(CNN) — In an extraordinary, emotionally charged session marked by tense exchanges and punctuated by boos and chants from onlookers, Tennessee’s Republican-controlled House of Representatives voted to expel two Black lawmakers — but failed to oust a third representative — a week after the three Democrats led a gun reform protest in the chamber.
The crowd in the gallery erupted in boos and chants following both expulsions and loud cheers when the vote count turned up just short in the bid to oust Rep. Gloria Johnson. The session lasted seven hours.
The vote over rules violations for Jones split along party lines 72-25, while the vote in Pearson’s case was 69-26. Johnson’s vote was 65-30. Expulsion from the House requires a two-thirds majority of the total membership.
Protesters upset with inaction on gun violence reform after a deadly mass shooting at a Nashville school again flooded the state Capitol on Thursday as the session to vote on the expulsions — a step the state House has taken only twice since the 1860s — was to begin.
During the debate over his expulsion, Jones said: “We called for you all to ban assault weapons and you respond with an assault on democracy.”
After surviving her vote, Johnson, who is White, was asked why there was a difference in the outcome for her and Jones, who is Black-Filipino.”It might have to do with the color of our skin,” she said.
The three lawmakers led a protest on the House floor last Thursday without being recognized, CNN affiliate WSMV reported, and used a bullhorn as demonstrators at the Capitol called on lawmakers to take action after the shooting at the Covenant School in Nashville left three 9-year-olds and three adults dead. Each lawmaker was removed from their committee assignments following last week’s demonstrations.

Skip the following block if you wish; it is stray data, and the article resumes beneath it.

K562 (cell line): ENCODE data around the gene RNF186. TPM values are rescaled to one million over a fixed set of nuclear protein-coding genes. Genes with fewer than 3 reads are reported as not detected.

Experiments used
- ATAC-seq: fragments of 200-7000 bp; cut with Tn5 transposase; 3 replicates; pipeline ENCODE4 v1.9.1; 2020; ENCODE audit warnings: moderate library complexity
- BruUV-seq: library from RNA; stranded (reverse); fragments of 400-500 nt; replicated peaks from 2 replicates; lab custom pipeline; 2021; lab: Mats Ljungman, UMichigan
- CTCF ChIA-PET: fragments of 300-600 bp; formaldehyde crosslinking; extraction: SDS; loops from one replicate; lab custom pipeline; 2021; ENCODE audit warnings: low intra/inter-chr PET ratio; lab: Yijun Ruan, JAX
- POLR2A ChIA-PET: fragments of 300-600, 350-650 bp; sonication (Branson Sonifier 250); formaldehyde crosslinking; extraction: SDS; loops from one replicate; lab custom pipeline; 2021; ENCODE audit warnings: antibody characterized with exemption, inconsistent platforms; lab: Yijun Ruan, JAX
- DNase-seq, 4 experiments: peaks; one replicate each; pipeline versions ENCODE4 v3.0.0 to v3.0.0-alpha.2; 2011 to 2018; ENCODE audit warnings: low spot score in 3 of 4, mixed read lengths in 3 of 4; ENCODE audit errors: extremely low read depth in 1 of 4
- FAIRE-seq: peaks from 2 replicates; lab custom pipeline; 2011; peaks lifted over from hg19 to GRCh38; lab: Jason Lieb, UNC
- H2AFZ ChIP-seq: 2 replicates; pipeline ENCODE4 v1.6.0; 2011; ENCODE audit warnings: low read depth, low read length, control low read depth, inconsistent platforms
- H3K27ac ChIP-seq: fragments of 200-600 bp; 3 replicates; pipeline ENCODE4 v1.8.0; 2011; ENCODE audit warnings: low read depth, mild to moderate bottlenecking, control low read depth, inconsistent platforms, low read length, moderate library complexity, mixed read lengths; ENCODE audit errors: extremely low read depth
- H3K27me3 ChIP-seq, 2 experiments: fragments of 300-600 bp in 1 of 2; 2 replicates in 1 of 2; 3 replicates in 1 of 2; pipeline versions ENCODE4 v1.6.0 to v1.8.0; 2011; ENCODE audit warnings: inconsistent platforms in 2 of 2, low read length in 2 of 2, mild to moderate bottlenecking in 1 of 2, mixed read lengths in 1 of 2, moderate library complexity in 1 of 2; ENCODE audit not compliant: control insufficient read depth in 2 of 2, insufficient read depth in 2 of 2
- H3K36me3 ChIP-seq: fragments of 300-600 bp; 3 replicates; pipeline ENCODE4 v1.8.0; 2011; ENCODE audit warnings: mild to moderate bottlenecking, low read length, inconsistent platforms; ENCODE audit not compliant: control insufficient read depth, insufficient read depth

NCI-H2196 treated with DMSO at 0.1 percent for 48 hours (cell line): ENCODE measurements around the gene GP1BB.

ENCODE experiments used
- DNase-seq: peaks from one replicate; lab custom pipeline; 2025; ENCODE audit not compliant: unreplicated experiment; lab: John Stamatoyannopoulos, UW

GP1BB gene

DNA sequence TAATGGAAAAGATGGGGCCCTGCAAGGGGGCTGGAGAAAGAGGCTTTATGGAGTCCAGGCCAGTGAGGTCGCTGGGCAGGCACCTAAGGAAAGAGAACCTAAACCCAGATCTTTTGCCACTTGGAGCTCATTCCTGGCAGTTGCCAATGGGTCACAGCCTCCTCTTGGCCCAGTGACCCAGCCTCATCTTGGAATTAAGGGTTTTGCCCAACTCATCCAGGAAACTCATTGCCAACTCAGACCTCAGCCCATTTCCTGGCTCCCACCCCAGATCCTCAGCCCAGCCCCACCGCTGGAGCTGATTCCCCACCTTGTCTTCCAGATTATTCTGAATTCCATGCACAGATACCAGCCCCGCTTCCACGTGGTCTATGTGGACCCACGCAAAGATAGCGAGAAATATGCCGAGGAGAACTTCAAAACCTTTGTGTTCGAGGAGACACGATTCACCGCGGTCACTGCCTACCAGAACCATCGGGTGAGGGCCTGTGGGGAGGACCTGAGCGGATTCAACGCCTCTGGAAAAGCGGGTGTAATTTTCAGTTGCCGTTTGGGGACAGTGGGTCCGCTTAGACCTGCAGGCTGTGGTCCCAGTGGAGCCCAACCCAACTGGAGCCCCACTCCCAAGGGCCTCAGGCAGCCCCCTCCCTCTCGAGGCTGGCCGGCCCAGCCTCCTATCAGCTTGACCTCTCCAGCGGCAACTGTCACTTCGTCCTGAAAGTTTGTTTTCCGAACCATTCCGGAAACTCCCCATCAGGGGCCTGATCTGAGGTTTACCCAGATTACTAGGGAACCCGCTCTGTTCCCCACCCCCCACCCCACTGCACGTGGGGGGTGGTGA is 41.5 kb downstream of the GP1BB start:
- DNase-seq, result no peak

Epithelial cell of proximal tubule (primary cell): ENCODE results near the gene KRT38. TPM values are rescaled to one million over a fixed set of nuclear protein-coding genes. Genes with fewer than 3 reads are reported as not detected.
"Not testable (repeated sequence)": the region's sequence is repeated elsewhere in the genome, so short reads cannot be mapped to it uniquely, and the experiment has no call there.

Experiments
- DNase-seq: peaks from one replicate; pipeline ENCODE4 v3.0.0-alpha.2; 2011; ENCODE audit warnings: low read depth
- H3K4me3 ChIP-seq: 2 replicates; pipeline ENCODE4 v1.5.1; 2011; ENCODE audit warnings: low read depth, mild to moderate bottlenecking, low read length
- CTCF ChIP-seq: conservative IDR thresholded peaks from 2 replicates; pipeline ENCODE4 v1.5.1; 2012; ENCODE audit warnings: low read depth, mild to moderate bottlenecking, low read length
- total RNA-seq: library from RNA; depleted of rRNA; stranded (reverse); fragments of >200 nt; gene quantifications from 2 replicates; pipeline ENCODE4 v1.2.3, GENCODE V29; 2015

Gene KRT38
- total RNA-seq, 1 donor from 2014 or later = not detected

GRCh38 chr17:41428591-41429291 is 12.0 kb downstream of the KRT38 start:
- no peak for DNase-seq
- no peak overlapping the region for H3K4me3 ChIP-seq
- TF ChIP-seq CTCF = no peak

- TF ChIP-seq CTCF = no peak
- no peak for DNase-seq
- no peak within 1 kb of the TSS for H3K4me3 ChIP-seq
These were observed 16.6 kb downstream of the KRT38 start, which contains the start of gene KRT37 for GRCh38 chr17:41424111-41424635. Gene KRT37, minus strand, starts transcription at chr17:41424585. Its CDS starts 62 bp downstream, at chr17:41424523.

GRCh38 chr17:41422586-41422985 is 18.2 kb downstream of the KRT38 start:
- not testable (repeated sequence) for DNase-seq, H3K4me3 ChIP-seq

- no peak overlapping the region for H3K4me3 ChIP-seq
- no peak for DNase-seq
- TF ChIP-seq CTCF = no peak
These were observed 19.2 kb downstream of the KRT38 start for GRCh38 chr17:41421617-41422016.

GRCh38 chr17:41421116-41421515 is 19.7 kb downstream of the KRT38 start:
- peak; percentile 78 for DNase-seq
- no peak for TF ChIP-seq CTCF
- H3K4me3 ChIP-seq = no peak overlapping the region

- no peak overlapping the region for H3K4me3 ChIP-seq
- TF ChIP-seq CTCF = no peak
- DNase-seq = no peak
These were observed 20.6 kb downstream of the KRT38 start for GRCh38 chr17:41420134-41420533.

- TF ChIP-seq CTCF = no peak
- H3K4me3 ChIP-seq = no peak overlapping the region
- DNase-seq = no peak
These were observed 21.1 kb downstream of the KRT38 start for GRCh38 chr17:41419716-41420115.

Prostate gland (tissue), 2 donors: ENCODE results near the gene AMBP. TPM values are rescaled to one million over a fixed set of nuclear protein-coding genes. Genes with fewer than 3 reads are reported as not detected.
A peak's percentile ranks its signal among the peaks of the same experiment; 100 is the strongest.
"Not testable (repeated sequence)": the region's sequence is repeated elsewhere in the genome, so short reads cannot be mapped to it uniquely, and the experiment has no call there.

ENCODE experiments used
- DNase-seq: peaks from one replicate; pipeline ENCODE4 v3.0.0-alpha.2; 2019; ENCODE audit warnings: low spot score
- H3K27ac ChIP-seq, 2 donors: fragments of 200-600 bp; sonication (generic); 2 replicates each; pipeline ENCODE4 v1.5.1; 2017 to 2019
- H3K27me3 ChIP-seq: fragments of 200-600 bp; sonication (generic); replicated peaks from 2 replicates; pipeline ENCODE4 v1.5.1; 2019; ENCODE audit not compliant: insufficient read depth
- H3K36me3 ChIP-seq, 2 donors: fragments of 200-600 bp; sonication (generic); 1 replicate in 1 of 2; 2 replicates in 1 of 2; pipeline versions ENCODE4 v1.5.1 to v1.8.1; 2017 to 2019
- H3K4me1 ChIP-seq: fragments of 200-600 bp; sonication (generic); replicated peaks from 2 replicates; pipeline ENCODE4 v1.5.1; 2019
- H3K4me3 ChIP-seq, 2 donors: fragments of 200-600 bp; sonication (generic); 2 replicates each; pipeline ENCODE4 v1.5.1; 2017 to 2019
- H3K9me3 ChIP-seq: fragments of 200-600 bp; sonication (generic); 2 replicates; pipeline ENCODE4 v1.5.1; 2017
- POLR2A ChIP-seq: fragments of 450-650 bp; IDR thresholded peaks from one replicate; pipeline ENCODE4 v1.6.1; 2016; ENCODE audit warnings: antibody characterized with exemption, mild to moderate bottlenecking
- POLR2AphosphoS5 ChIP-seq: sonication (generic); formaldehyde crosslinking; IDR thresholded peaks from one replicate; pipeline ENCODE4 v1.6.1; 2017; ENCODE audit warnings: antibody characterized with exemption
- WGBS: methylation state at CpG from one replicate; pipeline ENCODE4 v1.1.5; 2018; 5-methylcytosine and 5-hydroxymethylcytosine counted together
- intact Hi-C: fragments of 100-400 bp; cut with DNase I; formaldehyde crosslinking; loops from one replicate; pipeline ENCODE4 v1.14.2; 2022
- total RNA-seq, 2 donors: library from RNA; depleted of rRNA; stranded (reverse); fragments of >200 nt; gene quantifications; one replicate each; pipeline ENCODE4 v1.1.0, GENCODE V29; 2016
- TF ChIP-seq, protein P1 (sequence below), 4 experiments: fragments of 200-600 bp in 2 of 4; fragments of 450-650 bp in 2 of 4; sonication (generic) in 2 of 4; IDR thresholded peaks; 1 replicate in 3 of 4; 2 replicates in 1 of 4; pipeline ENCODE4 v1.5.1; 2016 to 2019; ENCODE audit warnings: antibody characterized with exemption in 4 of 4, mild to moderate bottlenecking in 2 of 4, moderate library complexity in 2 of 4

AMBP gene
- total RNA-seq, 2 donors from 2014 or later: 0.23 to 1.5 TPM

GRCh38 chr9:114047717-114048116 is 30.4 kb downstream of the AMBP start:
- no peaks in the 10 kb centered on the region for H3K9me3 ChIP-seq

Each of the resolutions said the lawmakers “did knowingly and intentionally bring disorder and dishonor to the House of Representatives,” saying they “began shouting without recognition” and “proceeded to disrupt the proceedings of the House Representatives” for just under an hour Thursday morning.
The resolutions removed the two lawmakers from office under Article II, Section 12 of the Tennessee Constitution, which says, in part, the House can set its own rules and “punish its members for disorderly behavior, and, with the concurrence of two-thirds, expel a member.”
President calls expulsion votes ‘undemocratic’
President Joe Biden criticized the proceedings in Nashville in a tweet.
“Three kids and three officials gunned down in yet another mass shooting. And what are GOP officials focused on? Punishing lawmakers who joined thousands of peaceful protesters calling for action. It’s shocking, undemocratic, and without precedent,” he wrote.
On Thursday, the debate began with Republicans playing footage of the protest last week, showing Jones, Johnson and Pearson standing in the well of the House and using the bullhorn to address their colleagues and protesters in the gallery.
Democrats were opposed to having the footage played, arguing it was unfair because they had not seen the video themselves and did not know the extent to which it had been edited.
After Jones was expelled, Democratic Whip Jason Powell, who represents Nashville, angrily said the House was spending too much time on the expulsion issue.
“I had to leave here Monday night after this resolution was introduced and go to my son’s Little League field and see red ribbons surrounding the outfield in memory of William Kinney who was murdered and I am outraged, and we should all be outraged,” he said, his voice rising. “We need to do something and expelling Justin Jones is not the answer. It is a threat to democracy.”
Pearson, who is Black, told CNN during the discussion over Johnson’s expulsion: “We are losing our democracy to White supremacy. We are losing our democracy to patriarchy. We are losing our democracy to people who want to keep a status quo that is damning to the rest of us and damning to our children and unborn people.”